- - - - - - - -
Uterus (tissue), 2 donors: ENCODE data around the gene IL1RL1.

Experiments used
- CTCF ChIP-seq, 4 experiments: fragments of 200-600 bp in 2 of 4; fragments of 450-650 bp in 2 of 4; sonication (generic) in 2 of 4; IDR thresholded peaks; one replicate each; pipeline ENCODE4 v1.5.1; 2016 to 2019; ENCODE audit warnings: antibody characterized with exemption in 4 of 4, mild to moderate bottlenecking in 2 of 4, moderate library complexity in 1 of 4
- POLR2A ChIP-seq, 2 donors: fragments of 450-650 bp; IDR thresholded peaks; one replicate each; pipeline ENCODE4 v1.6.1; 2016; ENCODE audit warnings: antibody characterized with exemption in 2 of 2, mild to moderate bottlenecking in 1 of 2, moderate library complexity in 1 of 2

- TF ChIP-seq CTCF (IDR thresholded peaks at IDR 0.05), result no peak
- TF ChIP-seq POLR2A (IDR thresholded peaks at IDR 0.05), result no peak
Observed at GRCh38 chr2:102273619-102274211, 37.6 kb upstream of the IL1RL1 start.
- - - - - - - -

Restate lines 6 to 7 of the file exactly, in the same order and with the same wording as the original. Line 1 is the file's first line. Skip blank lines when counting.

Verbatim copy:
- TF ChIP-seq POLR2A (IDR thresholded peaks at IDR 0.05), result no peak
Observed at GRCh38 chr2:102273619-102274211, 37.6 kb upstream of the IL1RL1 start.